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JCC theft has foreign flavor
Burglary one of many thought to be linked to Lloyd's lawsuit
October 12, 1998
By Patti Rosenberg
Burglaries seldom make headlines even in the quietest towns.
But news of a peculiar burglary last month in James City has traveled hundreds and thousands of miles by word of mouth — causing some folks in London and New York to look over their shoulders and add locks to their doors.
It's probably all just a bizarre coincidence, they say, but the pattern that's emerging is more than a little disturbing. Indeed, the tale sounds like a lot element in a Charles Dickens novel, but something that might happen in real life.
Litigants in a huge, high-stakes battle with the famous Lloyd's of London insurance institution keep falling victim to thefts and break-ins — during which little is tampered with except information relating to their cases.
The burglary at the law office of Hale & Hall on McLaws Circle in the Busch Corporate Center is the latest example.
"This was definitely not a typical burglary," said Investigator Steve Rubino of the James City County Police Department.
The office was ransacked, but almost nothing stolen.
Just documents in the case of David, Deborah and Susan West vs. Lloyd's of London.
Days earlier, the case had gone the farthest of any case filed in the U.S. to make the prestigious corporation stand trial for allegedly suckering thousands of people out of hundreds of millions of dollars.
Camera equipment, several Mont Blanc pens, an expensive Browning 9 mm semi-automatic pistol and almost $50 in cash were removed from a drawer but left behind, said attorney Earle Hale.
"We have been able to determine that the burglars spent an extensive amount of time reviewing files," Hale said.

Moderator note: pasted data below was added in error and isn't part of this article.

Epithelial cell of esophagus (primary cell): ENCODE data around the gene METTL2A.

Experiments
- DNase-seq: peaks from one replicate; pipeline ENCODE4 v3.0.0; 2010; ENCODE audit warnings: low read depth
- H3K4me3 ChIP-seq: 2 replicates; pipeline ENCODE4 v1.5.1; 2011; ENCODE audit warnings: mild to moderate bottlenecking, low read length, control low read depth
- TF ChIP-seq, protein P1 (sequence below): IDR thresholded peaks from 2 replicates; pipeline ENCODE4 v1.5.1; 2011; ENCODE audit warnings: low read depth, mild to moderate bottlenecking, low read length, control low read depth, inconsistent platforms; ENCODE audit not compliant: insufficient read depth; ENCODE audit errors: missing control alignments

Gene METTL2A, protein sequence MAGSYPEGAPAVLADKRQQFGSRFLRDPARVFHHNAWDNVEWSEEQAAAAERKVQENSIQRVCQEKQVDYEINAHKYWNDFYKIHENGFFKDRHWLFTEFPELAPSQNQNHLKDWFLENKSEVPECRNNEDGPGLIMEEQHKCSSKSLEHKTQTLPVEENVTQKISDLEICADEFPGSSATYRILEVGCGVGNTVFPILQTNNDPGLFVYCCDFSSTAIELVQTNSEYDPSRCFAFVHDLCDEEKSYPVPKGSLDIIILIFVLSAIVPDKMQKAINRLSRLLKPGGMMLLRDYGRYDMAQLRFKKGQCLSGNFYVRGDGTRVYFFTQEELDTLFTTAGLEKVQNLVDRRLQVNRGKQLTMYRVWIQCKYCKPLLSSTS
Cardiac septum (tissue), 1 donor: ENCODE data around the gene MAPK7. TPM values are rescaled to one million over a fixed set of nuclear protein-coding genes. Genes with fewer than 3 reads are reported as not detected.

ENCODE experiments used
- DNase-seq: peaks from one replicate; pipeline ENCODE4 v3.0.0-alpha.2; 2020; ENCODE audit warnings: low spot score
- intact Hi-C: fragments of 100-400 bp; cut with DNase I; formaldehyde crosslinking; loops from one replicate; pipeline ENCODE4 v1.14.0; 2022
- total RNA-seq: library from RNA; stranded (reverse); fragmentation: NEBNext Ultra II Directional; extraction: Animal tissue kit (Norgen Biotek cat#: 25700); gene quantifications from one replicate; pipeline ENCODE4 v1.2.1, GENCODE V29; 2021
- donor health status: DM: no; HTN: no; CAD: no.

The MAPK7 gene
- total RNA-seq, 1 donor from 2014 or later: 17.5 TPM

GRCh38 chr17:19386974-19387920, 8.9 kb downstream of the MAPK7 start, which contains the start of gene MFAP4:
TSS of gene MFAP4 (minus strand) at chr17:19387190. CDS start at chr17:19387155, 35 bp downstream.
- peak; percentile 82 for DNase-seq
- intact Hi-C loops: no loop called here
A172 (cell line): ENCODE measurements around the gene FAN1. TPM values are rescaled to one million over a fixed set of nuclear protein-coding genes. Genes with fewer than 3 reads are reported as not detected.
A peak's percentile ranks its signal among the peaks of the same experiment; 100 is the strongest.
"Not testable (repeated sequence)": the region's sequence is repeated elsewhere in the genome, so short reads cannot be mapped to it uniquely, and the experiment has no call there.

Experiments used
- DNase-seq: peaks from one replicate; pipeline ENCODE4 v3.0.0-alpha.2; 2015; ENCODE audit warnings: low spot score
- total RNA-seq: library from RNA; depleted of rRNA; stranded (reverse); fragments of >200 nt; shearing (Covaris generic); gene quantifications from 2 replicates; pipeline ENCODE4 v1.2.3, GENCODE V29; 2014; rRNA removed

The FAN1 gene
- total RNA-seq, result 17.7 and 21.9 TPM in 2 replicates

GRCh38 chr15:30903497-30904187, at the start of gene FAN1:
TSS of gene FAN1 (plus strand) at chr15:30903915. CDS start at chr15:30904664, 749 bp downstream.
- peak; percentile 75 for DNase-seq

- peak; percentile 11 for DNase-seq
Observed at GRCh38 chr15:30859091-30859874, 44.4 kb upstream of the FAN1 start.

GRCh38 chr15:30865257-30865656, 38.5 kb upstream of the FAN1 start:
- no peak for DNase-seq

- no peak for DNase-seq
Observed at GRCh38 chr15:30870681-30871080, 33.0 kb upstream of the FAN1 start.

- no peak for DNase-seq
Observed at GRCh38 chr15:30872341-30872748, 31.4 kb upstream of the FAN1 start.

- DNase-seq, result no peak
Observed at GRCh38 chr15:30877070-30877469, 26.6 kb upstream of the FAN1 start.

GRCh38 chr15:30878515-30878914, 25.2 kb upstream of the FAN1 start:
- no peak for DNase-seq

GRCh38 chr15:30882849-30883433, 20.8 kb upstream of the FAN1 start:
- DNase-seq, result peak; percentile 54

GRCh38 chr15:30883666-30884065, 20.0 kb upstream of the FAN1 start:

"Despite the fact that there were literally tens of thousands of dollars worth of valuables in the office, the only materials which were taken were files relating to that case."
To backtrack briefly, the story begins more than 25 years ago, when Lloyd's liberalized its requirements for investors, known as "Names."
Becoming a Lloyd's Name was traditionally a privilege extended only to members of the British elite who pledged to pay "down to their last cufflink," according to legend, but who routinely earned generous profits.
Unlike stock investors, who losses are limited to the capital they invested, Names function like partners in an insurance company, with unlimited liability.
The rules were loosened in the 1970s and 1980s. For the first time, upper-middle-class British citizens, foreigners, and women were allowed to join. The number of Names ballooned from about 6,000 to more than 30,000 — just in time to assume massive debts.
Billions of dollars in asbestos-related claims were being made on policies taken out decades earlier. Millions more were owed in the Exxon Valdez oil spill, the Lockerbee air crash and Hurricane Hugo.